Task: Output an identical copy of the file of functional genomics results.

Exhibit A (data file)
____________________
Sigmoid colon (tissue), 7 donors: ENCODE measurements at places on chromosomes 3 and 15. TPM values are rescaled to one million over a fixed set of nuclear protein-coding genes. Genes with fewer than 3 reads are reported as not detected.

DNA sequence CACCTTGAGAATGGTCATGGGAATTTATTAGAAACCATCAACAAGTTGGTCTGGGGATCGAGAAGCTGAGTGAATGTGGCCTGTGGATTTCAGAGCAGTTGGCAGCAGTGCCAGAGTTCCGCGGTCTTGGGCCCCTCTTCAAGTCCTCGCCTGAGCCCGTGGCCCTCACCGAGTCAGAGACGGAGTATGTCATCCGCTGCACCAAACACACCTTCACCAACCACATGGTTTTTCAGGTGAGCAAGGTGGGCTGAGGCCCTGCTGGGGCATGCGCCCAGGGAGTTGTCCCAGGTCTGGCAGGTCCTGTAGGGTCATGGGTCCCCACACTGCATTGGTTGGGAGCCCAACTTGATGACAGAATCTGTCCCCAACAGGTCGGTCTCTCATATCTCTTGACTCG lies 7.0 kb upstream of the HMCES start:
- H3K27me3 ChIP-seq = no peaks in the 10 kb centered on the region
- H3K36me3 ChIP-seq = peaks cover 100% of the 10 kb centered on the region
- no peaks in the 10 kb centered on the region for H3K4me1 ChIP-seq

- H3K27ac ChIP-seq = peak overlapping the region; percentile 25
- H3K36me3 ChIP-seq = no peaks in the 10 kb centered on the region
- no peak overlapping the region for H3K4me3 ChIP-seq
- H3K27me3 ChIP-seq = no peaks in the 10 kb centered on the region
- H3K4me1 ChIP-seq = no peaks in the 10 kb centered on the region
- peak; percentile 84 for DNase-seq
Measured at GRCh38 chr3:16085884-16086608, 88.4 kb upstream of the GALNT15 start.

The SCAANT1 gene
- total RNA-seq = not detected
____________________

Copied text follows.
Sigmoid colon (tissue), 7 donors: ENCODE measurements at places on chromosomes 3 and 15. TPM values are rescaled to one million over a fixed set of nuclear protein-coding genes. Genes with fewer than 3 reads are reported as not detected.

DNA sequence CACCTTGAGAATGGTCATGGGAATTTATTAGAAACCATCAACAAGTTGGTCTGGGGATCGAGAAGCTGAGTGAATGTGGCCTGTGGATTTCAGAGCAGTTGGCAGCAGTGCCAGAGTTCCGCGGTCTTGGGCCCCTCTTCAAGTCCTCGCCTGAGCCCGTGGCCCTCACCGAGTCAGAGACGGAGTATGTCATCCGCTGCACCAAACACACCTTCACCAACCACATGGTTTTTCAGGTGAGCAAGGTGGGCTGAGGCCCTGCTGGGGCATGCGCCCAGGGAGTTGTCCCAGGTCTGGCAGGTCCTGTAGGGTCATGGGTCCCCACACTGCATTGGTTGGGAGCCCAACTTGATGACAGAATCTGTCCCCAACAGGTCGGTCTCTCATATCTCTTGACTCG lies 7.0 kb upstream of the HMCES start:
- H3K27me3 ChIP-seq = no peaks in the 10 kb centered on the region
- H3K36me3 ChIP-seq = peaks cover 100% of the 10 kb centered on the region
- no peaks in the 10 kb centered on the region for H3K4me1 ChIP-seq

- H3K27ac ChIP-seq = peak overlapping the region; percentile 25
- H3K36me3 ChIP-seq = no peaks in the 10 kb centered on the region
- no peak overlapping the region for H3K4me3 ChIP-seq
- H3K27me3 ChIP-seq = no peaks in the 10 kb centered on the region
- H3K4me1 ChIP-seq = no peaks in the 10 kb centered on the region
- peak; percentile 84 for DNase-seq
Measured at GRCh38 chr3:16085884-16086608, 88.4 kb upstream of the GALNT15 start.

The SCAANT1 gene
- total RNA-seq = not detected